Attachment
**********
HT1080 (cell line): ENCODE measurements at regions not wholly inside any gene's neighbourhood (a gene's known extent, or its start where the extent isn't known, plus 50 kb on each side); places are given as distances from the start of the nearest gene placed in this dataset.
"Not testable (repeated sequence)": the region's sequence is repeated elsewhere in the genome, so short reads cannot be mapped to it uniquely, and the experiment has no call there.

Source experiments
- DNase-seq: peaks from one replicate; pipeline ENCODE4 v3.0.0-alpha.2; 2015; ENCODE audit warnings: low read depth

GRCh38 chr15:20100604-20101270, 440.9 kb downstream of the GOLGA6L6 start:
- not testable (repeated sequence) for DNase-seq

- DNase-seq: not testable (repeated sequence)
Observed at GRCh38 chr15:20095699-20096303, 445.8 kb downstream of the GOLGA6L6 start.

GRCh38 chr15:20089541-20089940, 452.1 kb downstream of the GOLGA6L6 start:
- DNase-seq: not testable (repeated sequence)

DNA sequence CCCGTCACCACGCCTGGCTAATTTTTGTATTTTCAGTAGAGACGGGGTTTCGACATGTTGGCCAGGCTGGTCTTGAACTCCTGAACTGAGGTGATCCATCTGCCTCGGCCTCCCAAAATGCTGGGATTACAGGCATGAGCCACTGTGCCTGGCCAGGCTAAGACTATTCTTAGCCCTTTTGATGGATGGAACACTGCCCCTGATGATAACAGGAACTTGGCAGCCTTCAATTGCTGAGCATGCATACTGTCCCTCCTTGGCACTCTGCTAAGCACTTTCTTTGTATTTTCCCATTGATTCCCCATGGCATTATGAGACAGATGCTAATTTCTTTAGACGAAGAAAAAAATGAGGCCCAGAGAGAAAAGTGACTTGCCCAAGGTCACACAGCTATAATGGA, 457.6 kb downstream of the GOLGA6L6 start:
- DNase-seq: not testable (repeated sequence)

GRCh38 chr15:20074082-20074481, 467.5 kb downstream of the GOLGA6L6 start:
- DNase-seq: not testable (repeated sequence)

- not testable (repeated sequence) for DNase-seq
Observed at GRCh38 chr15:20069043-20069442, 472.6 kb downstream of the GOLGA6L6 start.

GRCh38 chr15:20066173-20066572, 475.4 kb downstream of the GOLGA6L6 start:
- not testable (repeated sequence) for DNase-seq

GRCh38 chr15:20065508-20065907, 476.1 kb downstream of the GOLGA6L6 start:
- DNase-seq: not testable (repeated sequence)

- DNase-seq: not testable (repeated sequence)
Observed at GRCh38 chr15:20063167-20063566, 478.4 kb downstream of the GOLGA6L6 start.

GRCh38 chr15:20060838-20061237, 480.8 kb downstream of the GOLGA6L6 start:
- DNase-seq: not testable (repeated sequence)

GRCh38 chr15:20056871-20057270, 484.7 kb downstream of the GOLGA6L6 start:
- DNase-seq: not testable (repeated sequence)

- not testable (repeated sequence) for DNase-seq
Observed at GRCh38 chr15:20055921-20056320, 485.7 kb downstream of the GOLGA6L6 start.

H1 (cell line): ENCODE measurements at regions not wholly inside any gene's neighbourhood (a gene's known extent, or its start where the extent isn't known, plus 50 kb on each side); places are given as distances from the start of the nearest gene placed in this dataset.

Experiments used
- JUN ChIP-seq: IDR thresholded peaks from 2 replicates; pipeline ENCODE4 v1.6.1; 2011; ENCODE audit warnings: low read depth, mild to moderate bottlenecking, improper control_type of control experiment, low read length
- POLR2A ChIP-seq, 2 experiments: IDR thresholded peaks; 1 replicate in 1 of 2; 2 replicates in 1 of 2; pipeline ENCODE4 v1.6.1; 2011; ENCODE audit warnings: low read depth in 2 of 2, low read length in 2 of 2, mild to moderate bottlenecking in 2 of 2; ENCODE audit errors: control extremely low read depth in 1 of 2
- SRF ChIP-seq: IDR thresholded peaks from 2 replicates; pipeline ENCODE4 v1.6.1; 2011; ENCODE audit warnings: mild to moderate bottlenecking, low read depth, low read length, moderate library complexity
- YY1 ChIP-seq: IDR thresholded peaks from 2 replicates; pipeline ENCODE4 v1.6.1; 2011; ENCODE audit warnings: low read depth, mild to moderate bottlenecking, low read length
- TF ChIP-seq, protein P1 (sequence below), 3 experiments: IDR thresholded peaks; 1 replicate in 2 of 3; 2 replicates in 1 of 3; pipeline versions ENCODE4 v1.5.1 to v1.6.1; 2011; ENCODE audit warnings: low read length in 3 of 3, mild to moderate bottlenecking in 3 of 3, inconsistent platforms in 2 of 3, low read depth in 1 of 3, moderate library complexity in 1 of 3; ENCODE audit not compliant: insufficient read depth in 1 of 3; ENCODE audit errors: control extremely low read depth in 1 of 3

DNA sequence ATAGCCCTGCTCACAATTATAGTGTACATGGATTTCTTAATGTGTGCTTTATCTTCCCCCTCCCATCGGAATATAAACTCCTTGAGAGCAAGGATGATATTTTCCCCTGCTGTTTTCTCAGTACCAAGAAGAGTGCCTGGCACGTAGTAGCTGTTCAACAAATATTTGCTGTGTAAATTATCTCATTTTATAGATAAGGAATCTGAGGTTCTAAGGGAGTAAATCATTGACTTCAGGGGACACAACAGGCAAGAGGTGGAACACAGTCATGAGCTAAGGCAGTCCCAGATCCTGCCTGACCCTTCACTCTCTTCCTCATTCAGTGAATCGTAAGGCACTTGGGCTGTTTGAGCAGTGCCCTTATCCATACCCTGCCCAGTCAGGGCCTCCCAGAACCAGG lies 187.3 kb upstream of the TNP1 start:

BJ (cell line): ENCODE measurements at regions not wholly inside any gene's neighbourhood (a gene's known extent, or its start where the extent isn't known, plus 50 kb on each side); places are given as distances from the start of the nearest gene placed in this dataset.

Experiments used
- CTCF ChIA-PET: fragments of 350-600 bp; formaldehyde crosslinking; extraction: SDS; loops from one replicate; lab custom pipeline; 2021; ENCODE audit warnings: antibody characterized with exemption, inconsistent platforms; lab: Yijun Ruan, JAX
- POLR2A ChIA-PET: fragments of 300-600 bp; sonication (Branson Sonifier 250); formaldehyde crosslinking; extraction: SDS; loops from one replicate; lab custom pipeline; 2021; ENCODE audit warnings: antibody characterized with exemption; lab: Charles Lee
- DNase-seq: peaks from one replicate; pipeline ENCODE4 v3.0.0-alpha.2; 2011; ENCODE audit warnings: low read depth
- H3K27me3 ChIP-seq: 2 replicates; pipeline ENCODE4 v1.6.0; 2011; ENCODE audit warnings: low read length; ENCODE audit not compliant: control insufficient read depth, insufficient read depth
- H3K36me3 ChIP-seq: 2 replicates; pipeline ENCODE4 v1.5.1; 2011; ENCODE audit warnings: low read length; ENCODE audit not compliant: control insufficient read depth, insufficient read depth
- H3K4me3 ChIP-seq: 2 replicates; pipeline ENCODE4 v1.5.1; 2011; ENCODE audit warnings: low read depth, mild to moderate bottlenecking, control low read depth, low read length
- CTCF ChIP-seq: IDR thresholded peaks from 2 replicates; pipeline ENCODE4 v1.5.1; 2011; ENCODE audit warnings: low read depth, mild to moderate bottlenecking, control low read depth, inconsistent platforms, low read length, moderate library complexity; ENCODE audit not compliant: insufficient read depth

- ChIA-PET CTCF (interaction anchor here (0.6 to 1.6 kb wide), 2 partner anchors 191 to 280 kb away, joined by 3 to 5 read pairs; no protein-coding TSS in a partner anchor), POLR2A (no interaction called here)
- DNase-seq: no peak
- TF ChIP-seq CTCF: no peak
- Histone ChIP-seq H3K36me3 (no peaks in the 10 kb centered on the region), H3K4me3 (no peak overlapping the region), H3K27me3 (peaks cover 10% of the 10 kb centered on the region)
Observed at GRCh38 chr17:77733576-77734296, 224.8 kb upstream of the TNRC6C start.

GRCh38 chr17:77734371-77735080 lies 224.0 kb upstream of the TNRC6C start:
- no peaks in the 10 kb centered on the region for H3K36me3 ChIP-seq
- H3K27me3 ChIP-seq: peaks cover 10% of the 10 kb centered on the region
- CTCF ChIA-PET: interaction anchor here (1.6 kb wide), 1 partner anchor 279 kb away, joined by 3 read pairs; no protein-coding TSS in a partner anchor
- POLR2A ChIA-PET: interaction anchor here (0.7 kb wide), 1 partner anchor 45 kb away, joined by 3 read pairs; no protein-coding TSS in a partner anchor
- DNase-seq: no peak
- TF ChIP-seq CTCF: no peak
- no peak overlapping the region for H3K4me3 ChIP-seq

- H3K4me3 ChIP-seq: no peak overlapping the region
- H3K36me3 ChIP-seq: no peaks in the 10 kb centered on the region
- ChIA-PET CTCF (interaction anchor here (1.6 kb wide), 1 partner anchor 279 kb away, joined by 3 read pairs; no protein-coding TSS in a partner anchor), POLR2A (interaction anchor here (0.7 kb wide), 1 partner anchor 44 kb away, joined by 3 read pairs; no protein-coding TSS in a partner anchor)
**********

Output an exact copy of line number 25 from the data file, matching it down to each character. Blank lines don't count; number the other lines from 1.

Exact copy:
GRCh38 chr15:20056871-20057270, 484.7 kb downstream of the GOLGA6L6 start: